Aspects of the visual arts in advertising with particular reference to South Africa.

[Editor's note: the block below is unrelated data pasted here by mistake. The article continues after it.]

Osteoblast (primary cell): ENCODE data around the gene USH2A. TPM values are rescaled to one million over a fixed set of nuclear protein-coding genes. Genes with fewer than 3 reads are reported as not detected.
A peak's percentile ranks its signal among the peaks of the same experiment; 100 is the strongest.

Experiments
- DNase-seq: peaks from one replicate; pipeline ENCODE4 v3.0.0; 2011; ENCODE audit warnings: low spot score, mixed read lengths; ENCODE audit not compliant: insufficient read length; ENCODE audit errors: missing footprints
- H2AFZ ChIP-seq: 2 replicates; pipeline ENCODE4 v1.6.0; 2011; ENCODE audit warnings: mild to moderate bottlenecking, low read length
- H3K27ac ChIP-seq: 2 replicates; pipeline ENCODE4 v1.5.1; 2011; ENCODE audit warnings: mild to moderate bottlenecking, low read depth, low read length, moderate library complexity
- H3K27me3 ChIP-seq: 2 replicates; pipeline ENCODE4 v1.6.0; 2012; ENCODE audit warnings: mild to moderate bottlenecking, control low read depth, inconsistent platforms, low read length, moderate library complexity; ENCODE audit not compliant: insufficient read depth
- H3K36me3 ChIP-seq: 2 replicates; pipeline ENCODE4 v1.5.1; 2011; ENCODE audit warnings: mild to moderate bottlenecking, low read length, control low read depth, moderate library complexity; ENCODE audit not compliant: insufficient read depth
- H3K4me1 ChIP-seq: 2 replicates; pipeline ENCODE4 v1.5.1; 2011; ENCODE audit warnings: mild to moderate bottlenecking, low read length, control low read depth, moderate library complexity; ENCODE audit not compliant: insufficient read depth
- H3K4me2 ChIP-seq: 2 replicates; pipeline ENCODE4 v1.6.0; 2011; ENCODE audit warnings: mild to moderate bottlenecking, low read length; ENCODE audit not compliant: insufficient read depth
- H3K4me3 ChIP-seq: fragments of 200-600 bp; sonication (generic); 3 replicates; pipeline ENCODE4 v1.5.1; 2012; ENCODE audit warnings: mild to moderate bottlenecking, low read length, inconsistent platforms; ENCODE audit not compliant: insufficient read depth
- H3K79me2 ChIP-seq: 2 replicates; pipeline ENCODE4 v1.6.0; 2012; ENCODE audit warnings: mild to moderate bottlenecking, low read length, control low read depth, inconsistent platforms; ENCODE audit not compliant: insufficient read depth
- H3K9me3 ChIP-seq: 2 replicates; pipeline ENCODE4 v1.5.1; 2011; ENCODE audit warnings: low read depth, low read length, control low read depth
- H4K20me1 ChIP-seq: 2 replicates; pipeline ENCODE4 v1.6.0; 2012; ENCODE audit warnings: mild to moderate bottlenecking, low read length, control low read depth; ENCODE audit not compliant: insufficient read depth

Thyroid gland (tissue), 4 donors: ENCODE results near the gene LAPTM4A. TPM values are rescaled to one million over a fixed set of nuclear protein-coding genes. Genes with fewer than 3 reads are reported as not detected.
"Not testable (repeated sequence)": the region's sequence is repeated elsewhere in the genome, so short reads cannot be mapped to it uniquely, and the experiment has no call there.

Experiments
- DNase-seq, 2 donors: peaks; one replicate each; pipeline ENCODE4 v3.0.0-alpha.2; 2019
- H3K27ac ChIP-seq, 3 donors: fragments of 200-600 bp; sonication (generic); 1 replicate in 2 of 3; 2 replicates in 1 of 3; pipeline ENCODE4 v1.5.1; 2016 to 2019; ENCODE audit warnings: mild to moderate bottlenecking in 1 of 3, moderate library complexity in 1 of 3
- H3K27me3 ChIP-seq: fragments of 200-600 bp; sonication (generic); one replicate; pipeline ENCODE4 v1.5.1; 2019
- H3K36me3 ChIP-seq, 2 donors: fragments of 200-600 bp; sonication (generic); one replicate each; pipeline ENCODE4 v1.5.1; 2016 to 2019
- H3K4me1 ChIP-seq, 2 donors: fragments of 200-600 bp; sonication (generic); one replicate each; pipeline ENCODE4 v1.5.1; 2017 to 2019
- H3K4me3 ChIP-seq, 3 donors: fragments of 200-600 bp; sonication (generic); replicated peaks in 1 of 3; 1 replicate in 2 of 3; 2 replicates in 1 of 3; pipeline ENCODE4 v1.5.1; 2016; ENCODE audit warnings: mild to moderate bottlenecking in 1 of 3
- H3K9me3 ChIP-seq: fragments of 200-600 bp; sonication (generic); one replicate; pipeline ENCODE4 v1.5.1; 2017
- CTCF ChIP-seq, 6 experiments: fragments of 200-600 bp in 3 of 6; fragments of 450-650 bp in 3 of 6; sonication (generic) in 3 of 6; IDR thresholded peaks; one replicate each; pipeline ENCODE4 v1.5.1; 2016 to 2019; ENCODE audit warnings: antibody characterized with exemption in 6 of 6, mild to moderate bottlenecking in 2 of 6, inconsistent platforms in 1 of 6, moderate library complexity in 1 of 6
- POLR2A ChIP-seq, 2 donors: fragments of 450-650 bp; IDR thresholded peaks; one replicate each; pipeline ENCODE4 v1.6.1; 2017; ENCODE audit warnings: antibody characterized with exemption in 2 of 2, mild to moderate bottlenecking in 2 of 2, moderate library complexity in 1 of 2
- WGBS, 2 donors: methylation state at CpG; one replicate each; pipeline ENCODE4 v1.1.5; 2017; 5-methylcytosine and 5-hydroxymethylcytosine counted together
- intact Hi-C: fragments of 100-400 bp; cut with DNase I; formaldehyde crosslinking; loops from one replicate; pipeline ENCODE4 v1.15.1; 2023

This investigation accepts that art is a term of western culture and that advertising is a creation of an historical and social process firmly linked to the economies of western industrialised nations. A cultural niche theory of the visual arts is employed to define the various visual art forms and it is in this context that the development of the notion of fine art, which had its origins during the Renaissance, is investigated with a view to how this led to the commodification of art. The phenomenon of art as a commodity accelerated throughout the nineteenth century and was moulded by the same political, cultural, social, economic and technological forces that gave rise to advertising when, during the second half of the century, the capitalist system of production became geared towards mass production of products for consumption. This was also the period of significant European colonial expansion in southern Afiica and consequently the development of both art and advertising in the region was cast in a colonial, European mould, the effects of which are investigated throughout this research project. This body of research also seeks to explain how the meaning and the value of the art object and its reproduced image, changed and became exchangeable as technology developed. Significantly this occurred at a time when the needs of advertising shifted from a simple system of proclamation and announcement on the periphery of the national economy during the nineteenth century to become a sophisticated system of communication which acts as an influential social institution at the end of this millennium. That this appears to have occurred at a time when the influence of fine art began to decline as a cultural force is significant as it is in this context that advertising has become a primary carrier of meaning in society. This research project works within this paradigm to investigate the history and motives of business support for the arts, particularly the visual arts, in the form of sponsorship with particular reference to a culturally diverse and politically dynamic South Africa. In addition, specific rhetorical devices that advertising employs, as a strategic tool of marketing, to appropriate and (ex)change meaning from the value laden visual art object is investigated with reference to contemporary advertising in South Africa.
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